Transfers are of course an integral part of the game, more so now than ever before, with many teams changing almost their entire squad in as little as three or four years. Transfers can define seasons, and make or break the careers of both managers and players. We all know the great transfers, we all know the terrible transfers, but what about the really weird transfers? These transfers raised a few eyebrows and shocked the world of soccer.
Transfers tend to be the movement of a player who has performed well to a club in a better position than their current one, or a player who is now out of favor moving to another one. In the modern game, finances also play a major role in most players movements. Sometimes though, there are transfers which are slightly more difficult to understand, bizarre deals which often have fascinating back-stories.
Many of the players upon this list are stars of the beautiful game who have joined relative minnows. Whilst in some cases, it is the other way round, soccer powerhouses signing relatively unknown talents for no good reason. The list includes traditional transfers as well as loan deals and Bosman signings. Here are the top 25 weirdest transfers in soccer history:
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25 Tyrone Mears to Marseille
Marseille are one of the giants of French soccer, so their fans may have been somewhat perplexed when they took Tyrone Mears on a year-long loan deal from Championship club Derby County. The season prior to his arrival in the South of France, Mears had been a part of the worst Premier League side in history with Derby, playing 25 times as the club won only one game all season. Mears played 7 times for OM before returning to England and joining Burnley, he signed for the Seattle Sounders earlier this year.
24 Kevin Keegan to Southampton
Kevin Keegan had won the Ballon d'Or in 1978 and 1979, and was undoubtedly one of the best players in Europe at the time, so there was some surprise when he swapped Hamburg for Southampton. Hamburg were one of Europe's top clubs at the time, whilst the Saints were battling the drop in the First Division. It was later revealed that Liverpool turned down the chance to sign Keegan before his shock move to Southampton. He scored 37 goals in 68 games on the south coast before heading to Newcastle.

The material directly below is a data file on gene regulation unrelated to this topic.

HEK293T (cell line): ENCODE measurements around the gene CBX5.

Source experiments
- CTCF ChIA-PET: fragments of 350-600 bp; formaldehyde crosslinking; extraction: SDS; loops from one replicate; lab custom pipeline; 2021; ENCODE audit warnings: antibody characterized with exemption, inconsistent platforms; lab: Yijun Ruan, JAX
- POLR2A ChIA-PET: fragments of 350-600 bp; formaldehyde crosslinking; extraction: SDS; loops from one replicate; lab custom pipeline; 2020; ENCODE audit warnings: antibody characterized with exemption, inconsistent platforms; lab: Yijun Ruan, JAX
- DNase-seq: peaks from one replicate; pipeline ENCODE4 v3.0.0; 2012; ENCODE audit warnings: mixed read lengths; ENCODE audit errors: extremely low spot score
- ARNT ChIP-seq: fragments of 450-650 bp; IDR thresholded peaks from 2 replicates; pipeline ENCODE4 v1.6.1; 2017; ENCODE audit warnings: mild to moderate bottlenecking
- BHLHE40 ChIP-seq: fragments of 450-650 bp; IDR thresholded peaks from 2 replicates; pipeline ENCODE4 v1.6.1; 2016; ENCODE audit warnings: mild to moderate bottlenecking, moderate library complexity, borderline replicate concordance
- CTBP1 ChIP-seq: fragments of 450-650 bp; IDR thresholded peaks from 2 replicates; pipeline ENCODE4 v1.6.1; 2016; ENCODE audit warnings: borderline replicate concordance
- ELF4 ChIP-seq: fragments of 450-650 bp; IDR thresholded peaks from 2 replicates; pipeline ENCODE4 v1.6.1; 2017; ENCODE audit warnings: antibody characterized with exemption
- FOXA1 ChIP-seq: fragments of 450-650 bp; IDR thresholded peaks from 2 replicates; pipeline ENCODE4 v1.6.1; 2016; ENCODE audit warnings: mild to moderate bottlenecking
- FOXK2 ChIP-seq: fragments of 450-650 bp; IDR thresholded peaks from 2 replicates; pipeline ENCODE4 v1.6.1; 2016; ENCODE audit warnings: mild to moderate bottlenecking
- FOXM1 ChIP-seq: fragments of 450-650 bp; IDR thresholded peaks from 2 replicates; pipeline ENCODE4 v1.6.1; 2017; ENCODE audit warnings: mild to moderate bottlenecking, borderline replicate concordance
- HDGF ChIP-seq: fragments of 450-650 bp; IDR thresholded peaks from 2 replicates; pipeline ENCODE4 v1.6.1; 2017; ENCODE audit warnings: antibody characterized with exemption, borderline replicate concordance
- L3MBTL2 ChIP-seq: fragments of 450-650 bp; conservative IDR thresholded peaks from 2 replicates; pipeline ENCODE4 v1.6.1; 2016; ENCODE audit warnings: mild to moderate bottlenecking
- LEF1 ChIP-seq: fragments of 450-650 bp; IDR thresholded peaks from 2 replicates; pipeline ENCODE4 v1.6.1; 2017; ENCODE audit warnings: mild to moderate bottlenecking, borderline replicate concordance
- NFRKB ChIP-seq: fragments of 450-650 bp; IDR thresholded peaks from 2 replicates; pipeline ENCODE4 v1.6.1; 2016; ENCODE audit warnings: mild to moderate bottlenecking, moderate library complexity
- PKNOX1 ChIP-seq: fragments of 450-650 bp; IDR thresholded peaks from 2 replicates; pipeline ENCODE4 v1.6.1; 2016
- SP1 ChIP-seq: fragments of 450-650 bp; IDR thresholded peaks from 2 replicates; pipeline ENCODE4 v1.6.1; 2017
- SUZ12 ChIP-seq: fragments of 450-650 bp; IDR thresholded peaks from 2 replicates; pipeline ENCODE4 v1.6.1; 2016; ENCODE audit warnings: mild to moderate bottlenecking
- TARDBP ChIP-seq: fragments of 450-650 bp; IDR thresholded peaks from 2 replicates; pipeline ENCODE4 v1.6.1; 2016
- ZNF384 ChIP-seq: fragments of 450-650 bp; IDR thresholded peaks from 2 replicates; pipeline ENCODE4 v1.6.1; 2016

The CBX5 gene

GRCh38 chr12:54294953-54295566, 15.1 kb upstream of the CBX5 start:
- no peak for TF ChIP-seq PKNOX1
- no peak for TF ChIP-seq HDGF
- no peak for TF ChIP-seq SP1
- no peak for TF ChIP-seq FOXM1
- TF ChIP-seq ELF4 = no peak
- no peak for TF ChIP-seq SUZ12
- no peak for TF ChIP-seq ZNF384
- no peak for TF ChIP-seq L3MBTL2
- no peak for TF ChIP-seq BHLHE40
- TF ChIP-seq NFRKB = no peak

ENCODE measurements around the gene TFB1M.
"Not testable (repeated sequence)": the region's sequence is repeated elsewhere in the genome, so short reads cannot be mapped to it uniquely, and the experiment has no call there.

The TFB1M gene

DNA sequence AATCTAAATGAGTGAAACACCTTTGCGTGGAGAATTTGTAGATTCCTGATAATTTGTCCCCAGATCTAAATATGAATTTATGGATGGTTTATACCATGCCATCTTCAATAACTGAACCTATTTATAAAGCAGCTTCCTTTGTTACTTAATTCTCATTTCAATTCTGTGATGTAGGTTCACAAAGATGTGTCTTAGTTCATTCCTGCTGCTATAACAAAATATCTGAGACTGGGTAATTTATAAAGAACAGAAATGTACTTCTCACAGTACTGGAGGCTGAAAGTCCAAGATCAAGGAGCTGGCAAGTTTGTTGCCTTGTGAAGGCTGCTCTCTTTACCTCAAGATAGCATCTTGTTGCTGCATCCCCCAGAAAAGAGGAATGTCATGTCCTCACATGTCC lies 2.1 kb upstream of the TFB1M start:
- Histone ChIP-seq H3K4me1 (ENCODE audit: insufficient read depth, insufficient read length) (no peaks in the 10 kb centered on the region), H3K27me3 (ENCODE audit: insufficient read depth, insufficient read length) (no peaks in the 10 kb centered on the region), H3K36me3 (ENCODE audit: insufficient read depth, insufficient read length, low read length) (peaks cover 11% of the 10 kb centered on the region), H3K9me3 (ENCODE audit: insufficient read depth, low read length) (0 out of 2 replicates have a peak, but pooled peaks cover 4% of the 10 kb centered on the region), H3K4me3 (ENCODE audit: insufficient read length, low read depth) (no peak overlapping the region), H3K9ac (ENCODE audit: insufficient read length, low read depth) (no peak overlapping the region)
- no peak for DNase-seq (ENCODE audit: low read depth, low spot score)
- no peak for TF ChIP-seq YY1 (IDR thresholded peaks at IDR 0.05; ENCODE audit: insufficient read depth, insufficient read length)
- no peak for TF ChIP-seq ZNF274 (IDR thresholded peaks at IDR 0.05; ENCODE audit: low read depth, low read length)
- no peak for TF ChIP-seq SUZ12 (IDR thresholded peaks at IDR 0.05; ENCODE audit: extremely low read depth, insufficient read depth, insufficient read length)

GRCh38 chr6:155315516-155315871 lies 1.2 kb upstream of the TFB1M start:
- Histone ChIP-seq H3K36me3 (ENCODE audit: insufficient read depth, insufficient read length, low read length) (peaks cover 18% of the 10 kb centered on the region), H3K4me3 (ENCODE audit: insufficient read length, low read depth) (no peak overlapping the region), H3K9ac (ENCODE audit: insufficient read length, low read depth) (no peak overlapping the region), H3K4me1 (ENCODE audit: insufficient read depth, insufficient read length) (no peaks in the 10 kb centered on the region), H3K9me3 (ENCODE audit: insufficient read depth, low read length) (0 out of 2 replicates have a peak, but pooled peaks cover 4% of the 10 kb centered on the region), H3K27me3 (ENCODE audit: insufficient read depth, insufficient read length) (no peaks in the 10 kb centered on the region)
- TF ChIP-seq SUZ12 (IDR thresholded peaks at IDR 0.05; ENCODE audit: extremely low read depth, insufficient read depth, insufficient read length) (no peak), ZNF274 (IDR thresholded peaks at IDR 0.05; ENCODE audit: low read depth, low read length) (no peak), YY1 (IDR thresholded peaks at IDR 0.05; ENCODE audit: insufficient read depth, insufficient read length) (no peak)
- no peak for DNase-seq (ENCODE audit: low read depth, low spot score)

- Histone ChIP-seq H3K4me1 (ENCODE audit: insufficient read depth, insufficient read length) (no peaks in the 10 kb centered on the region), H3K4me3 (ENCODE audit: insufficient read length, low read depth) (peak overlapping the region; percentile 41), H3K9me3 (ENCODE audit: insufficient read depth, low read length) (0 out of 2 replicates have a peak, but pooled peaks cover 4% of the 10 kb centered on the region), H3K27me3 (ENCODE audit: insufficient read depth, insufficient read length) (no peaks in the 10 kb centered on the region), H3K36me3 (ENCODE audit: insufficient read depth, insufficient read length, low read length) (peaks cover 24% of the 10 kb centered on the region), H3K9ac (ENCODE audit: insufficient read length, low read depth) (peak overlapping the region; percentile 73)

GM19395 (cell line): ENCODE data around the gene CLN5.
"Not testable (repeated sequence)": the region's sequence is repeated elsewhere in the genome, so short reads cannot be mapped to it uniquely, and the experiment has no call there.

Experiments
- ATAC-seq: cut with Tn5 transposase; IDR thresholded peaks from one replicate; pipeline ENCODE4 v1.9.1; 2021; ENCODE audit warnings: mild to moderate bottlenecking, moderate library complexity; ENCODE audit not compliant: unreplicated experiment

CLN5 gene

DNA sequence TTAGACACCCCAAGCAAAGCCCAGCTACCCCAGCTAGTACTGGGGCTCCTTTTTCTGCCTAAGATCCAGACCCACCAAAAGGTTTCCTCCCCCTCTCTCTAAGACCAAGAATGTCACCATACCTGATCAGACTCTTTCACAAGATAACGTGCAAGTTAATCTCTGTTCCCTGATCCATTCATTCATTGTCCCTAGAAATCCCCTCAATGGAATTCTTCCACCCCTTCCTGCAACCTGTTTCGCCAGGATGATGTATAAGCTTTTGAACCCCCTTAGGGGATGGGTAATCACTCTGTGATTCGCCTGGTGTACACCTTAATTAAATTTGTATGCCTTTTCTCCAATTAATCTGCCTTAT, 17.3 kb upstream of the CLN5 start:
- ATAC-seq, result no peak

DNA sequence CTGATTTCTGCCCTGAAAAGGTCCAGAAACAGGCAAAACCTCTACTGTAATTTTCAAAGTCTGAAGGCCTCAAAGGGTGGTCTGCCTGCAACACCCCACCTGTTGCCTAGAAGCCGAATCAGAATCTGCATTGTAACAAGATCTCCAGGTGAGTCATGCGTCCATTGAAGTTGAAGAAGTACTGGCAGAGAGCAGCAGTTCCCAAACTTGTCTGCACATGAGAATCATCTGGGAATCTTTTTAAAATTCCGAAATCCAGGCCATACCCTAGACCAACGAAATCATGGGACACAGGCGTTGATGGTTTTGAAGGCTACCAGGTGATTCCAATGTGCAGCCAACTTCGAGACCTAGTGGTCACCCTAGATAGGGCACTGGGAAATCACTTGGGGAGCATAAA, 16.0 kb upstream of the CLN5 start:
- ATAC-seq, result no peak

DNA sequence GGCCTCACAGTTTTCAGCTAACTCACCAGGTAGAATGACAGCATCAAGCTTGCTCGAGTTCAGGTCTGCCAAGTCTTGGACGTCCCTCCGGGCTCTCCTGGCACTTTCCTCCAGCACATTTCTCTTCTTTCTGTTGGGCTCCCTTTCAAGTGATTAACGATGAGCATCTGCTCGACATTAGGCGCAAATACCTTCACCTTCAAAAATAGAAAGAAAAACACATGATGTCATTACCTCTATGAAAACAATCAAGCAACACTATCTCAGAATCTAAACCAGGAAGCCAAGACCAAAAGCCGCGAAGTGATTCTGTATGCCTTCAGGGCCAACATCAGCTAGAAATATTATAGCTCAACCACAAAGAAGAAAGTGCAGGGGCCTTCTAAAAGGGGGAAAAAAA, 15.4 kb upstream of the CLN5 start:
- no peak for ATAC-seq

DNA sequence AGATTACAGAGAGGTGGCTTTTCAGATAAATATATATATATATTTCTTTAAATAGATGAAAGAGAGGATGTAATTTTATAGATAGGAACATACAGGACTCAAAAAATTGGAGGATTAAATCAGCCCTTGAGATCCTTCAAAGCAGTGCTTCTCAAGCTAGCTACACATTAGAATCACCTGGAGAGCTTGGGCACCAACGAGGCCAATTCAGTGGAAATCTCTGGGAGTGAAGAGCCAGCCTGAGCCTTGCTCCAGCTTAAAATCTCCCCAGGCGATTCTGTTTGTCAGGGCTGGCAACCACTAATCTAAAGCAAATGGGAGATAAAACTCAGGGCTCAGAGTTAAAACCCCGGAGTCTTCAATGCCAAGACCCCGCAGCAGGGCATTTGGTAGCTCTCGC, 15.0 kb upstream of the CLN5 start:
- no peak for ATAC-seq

23 Nicklas Bendtner to Juventus
Nicklas Bendtner, or 'Lord Bendtner', as the internet seems to have crowned him in recent years, is an unusual player. His mix of self-confidence and lack of actual final product on the pitch have made him something of a cult hero to some. The Dane played just over 100 times for Arsenal in almost a decade with the Gunners, in which time he scored 24 goals. He had mediocre loan spells with Birmingham and Sunderland, but somewhere in the above statistics there was enough to convince Juventus to make a loan move for him. He played 9 games and scored no goals.
22 Craig Davies to Hellas Verona
Craig Davies grew frustrated as a 21-year-old striker playing for League Two Oxford United back in 2006, so he swapped the English fourth division for the Italian second, and joined Hellas Verona in Italy in a shocking move. Few English players make the move to Italy, and very few from the fourth tier. Davies became the only Englishman playing in Italy at the time and soon returned on-loan to Wolves. He played only once for the 1985 Serie A champions.
21 Sir Bobby Charlton to Waterford Town
Sir Bobby Charlton is one of the game's all-time greats. He is Manchester United and England's all-time top scorer as well as winning three league titles, one European Cup and most famously the World Cup with England in 1966, the same year that he won the Ballon d'Or. Charlton spent 17 years at Old Trafford, before spending a season at Preston North End followed by a shock move to lowly Waterford Town. Charlton is, unsurprisingly, the only Ballon d'Or winner to play for the club, and one suspects the last. He scored once in three appearances.
20 Pele to New York Cosmos
The reason behind Pele's move to the New York Cosmos is less difficult to understand than most of the others on this list, but that didn't make it any less surprising. Pele had been out of the game for almost two years having left Santos, and despite his incredible fame, he was not an exceptionally wealthy man. The offer of almost $6 million and the New York lifestyle was enough to secure the greatest player of all-time headed to the big apple and kicked off a wave of superstars moving to the U.S.
19 Jimmy Greaves to Barnet
Jimmy Greaves is one of the most deadly strikers in the history of the English game. For Chelsea, A.C. Milan, Tottenham, West Ham and England he was clinical. Following retirement, Greaves became an alcoholic and after two years out of the game he looked to make a return. After getting fit with local side Brentwood and Chelmsford, he joined Barnet in 1977. He spent two years with the Bees, playing as a midfielder, and scored 25 goals.
18 Didier Drogba to Shanghai Shenhua